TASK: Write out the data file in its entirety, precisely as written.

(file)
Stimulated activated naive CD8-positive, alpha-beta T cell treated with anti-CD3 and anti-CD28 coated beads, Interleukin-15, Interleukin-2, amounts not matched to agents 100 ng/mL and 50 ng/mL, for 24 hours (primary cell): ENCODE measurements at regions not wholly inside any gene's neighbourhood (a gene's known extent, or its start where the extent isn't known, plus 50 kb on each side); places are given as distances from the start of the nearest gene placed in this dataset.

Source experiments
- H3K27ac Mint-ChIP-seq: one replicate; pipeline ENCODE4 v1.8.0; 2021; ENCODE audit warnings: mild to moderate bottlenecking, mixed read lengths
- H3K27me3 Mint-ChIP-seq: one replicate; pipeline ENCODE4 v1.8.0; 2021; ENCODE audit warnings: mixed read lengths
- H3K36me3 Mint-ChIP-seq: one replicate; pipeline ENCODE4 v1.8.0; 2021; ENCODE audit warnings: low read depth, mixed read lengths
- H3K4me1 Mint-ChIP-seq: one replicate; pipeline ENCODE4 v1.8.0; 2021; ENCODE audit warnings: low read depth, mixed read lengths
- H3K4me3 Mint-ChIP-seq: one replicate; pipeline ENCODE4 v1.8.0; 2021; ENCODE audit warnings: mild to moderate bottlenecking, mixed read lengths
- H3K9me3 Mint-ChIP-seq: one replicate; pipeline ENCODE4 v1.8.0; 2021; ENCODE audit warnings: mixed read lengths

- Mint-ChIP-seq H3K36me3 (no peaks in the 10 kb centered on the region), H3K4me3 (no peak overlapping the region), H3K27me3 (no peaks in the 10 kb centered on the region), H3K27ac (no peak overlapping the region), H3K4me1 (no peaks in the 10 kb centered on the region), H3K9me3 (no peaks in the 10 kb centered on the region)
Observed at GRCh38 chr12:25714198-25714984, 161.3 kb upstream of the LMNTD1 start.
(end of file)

Stimulated activated naive CD8-positive, alpha-beta T cell treated with anti-CD3 and anti-CD28 coated beads, Interleukin-15, Interleukin-2, amounts not matched to agents 100 ng/mL and 50 ng/mL, for 24 hours (primary cell): ENCODE measurements at regions not wholly inside any gene's neighbourhood (a gene's known extent, or its start where the extent isn't known, plus 50 kb on each side); places are given as distances from the start of the nearest gene placed in this dataset.

Source experiments
- H3K27ac Mint-ChIP-seq: one replicate; pipeline ENCODE4 v1.8.0; 2021; ENCODE audit warnings: mild to moderate bottlenecking, mixed read lengths
- H3K27me3 Mint-ChIP-seq: one replicate; pipeline ENCODE4 v1.8.0; 2021; ENCODE audit warnings: mixed read lengths
- H3K36me3 Mint-ChIP-seq: one replicate; pipeline ENCODE4 v1.8.0; 2021; ENCODE audit warnings: low read depth, mixed read lengths
- H3K4me1 Mint-ChIP-seq: one replicate; pipeline ENCODE4 v1.8.0; 2021; ENCODE audit warnings: low read depth, mixed read lengths
- H3K4me3 Mint-ChIP-seq: one replicate; pipeline ENCODE4 v1.8.0; 2021; ENCODE audit warnings: mild to moderate bottlenecking, mixed read lengths
- H3K9me3 Mint-ChIP-seq: one replicate; pipeline ENCODE4 v1.8.0; 2021; ENCODE audit warnings: mixed read lengths

- Mint-ChIP-seq H3K36me3 (no peaks in the 10 kb centered on the region), H3K4me3 (no peak overlapping the region), H3K27me3 (no peaks in the 10 kb centered on the region), H3K27ac (no peak overlapping the region), H3K4me1 (no peaks in the 10 kb centered on the region), H3K9me3 (no peaks in the 10 kb centered on the region)
Observed at GRCh38 chr12:25714198-25714984, 161.3 kb upstream of the LMNTD1 start.